It’s anticipated that by implementing a standard- ised recording language for collection as well as the timely provision of information collected, producers and their vet- erinarians will be better informed of their herd health status, which may then improve on-farm productivity as well as re- duce losses (and costs) as- sociated with carcass and/ or offal condemnation on the slaughter floor.
So, what progress has been made to date?
Initially, a business case was undertaken that es- timated the total oppor- tunity per annum from a fully operative peri-mor- tem information system for the pork industry was in the vicinity of $11.2 million or $2.10 per pig.
The accuracy of the in- spection decision by meat inspectors and what data is captured were identi- fied as key areas for focus to extract as much value from the system for pro- ducers as possible.
To address this, a unit of competency for inspec- tion personnel involved in animal health data col- lection is now under way
with the National Meat Industry Training Advi- sory Council Ltd (MIN- TRAC).
MINTRAC represents the meat industry on train- ing matters and its role is to improve the skills of workers in the industry by providing recognised and accredited training from entry level through to sen- ior management.
Agreement of those pathological conditions and diseases identifiable on the slaughter floor that could be regarded as the core or base conditions to possibly be included in a national system for pork was the focus of a work- shop hosted by SARDI and held in March 2018 in Adelaide.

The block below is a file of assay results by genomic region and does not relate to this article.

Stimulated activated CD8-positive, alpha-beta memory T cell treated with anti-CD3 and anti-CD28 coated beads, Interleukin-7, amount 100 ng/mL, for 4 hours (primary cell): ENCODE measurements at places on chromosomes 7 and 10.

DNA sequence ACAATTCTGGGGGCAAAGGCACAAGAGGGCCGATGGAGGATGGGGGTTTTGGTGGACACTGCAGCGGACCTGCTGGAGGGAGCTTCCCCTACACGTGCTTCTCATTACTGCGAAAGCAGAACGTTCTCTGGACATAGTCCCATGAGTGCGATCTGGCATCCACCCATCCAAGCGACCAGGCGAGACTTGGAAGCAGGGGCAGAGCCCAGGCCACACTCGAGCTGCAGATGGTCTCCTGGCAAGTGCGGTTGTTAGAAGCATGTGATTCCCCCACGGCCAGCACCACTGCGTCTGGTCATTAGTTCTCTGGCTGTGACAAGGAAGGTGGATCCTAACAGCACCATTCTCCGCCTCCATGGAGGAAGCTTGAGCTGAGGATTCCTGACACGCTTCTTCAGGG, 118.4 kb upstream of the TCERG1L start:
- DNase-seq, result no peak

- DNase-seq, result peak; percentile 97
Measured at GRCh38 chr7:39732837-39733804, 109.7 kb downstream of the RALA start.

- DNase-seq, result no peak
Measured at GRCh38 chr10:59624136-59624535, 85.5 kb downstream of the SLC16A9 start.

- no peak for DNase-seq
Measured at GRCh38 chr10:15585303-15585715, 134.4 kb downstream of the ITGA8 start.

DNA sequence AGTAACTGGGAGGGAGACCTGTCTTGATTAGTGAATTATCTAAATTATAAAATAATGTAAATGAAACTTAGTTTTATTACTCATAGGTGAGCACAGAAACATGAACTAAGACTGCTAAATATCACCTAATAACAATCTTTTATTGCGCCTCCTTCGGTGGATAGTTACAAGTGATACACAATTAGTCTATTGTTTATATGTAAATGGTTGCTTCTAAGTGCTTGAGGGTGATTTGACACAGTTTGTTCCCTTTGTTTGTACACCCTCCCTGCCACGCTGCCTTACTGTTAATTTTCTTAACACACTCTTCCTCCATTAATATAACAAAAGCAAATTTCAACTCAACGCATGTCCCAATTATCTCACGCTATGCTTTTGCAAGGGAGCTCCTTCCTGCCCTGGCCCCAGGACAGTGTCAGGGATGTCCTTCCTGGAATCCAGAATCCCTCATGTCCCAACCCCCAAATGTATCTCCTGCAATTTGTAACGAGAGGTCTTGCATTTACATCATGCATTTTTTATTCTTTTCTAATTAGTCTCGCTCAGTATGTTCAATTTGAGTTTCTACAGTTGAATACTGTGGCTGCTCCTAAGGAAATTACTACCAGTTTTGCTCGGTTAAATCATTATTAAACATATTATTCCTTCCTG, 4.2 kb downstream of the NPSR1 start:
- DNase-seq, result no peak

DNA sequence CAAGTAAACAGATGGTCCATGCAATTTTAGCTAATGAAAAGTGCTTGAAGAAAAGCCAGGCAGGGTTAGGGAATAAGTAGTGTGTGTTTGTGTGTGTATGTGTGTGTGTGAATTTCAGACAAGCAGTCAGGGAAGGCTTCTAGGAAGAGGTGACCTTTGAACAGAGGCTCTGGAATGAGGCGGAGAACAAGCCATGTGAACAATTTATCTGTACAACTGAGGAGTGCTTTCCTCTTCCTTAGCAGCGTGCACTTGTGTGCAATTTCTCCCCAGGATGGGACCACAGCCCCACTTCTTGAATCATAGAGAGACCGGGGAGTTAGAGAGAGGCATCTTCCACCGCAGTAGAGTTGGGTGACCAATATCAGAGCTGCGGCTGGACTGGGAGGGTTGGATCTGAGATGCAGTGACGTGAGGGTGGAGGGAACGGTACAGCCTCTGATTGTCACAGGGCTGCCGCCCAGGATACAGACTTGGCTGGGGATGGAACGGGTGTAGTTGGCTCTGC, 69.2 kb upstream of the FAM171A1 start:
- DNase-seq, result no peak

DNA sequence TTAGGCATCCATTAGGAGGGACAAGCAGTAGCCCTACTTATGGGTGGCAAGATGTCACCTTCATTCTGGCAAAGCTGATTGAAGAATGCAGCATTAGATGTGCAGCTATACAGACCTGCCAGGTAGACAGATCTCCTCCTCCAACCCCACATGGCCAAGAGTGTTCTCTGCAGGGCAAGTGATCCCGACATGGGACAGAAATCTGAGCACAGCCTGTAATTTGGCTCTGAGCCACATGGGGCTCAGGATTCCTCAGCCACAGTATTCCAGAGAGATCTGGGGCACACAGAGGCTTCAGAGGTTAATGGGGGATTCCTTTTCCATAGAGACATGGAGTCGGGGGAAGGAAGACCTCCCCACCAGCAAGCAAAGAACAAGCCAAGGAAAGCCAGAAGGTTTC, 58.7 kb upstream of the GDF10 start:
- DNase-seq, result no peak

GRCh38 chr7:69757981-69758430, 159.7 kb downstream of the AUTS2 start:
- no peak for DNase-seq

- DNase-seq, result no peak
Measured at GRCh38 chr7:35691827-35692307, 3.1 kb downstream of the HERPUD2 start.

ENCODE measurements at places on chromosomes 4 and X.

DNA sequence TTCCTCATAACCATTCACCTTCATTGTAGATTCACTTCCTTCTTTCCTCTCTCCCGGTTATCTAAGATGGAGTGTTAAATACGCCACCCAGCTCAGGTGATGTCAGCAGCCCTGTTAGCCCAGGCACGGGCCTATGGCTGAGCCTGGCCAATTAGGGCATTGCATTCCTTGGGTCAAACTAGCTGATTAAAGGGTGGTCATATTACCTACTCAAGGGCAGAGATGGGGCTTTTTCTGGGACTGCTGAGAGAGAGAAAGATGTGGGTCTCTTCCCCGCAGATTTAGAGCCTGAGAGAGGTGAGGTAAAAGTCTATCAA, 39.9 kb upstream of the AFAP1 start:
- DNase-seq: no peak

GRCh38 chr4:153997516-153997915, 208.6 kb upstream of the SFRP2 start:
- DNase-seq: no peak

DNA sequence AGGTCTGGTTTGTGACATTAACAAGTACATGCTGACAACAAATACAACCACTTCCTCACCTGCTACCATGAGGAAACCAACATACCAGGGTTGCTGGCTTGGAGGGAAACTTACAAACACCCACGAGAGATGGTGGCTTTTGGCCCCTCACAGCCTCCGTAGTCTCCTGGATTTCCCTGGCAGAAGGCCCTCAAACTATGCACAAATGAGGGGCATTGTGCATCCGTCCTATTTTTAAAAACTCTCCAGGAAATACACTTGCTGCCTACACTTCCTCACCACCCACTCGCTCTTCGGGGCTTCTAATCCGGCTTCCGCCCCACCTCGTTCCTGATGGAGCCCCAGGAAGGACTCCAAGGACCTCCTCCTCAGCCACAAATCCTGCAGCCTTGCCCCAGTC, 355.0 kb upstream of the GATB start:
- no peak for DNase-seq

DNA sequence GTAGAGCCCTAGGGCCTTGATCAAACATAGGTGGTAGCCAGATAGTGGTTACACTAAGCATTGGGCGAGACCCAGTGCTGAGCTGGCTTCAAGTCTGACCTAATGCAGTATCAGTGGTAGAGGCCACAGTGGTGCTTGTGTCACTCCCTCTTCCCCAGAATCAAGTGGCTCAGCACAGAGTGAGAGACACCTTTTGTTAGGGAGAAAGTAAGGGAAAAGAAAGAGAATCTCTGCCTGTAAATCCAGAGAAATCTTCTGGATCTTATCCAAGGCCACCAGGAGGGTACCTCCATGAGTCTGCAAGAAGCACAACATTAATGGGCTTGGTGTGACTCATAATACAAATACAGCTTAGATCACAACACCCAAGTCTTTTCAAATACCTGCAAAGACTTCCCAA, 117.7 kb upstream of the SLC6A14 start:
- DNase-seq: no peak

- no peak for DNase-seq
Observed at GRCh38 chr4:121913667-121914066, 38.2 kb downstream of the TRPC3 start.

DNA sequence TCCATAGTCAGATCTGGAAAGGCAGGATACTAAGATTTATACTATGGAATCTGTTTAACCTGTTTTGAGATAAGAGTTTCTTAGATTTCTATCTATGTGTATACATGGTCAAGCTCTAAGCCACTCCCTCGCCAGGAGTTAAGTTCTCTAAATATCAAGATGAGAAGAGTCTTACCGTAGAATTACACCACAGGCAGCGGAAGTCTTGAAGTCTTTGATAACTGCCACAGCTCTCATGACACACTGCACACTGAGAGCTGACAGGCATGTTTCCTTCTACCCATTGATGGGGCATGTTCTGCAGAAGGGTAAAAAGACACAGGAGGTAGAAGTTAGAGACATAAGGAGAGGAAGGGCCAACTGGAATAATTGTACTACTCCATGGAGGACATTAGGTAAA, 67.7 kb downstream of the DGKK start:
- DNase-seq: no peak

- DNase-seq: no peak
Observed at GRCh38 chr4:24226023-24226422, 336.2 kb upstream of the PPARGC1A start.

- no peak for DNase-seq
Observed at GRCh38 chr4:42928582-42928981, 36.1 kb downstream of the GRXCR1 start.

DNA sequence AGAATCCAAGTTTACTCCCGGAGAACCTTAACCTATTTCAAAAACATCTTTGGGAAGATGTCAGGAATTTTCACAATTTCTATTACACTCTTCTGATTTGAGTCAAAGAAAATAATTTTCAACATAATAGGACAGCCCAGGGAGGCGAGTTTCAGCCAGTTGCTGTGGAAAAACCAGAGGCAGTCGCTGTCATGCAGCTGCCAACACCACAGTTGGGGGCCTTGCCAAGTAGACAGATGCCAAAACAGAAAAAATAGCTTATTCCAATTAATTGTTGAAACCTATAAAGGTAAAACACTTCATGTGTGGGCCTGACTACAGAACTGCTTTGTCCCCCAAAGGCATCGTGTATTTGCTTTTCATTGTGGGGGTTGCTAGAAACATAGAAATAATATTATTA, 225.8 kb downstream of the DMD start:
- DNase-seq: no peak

This workshop included producer, processor, APL, regulator (state and fed- eral) and Animal Health Australia representatives.
Conditions, definitions, advice for producers on how to use the data, con- demnation reasons, report- ing, who pays, ownership of the data and opportunities to support disease surveil- lance requirements were all discussed.
This workshop followed widespread consultation over the past 12 months with processors through MINTRAC meetings and industry forums.
To assist with this, two international speakers, Dr Derk Oorburg from Vion Food Group in the Neth- erlands and Dr Eric Neu- mman from Epi-Insight in New Zealand, shared their experiences with pig health feedback systems.
Derk provided an over- view of the Vion Food Group company structure,
before outlining the ani- mal health data that is col- lected in the Netherlands, what type of information is reported back to pro- ducers and how, before finishing with the next steps and lessons learnt.
Vion Food Group views its animal health feedback system as vital for build- ing and maintaining its reputation and responsi- bility for food safety con- trol, animal welfare, bio- security and market ac- cess – “producing a Dutch pig fit for a world market”.
Derk provided examples of the conditions reported back to the farmer, how this data is collected as well as additional data of importance to the proces- sor to improve slaughter management and process control.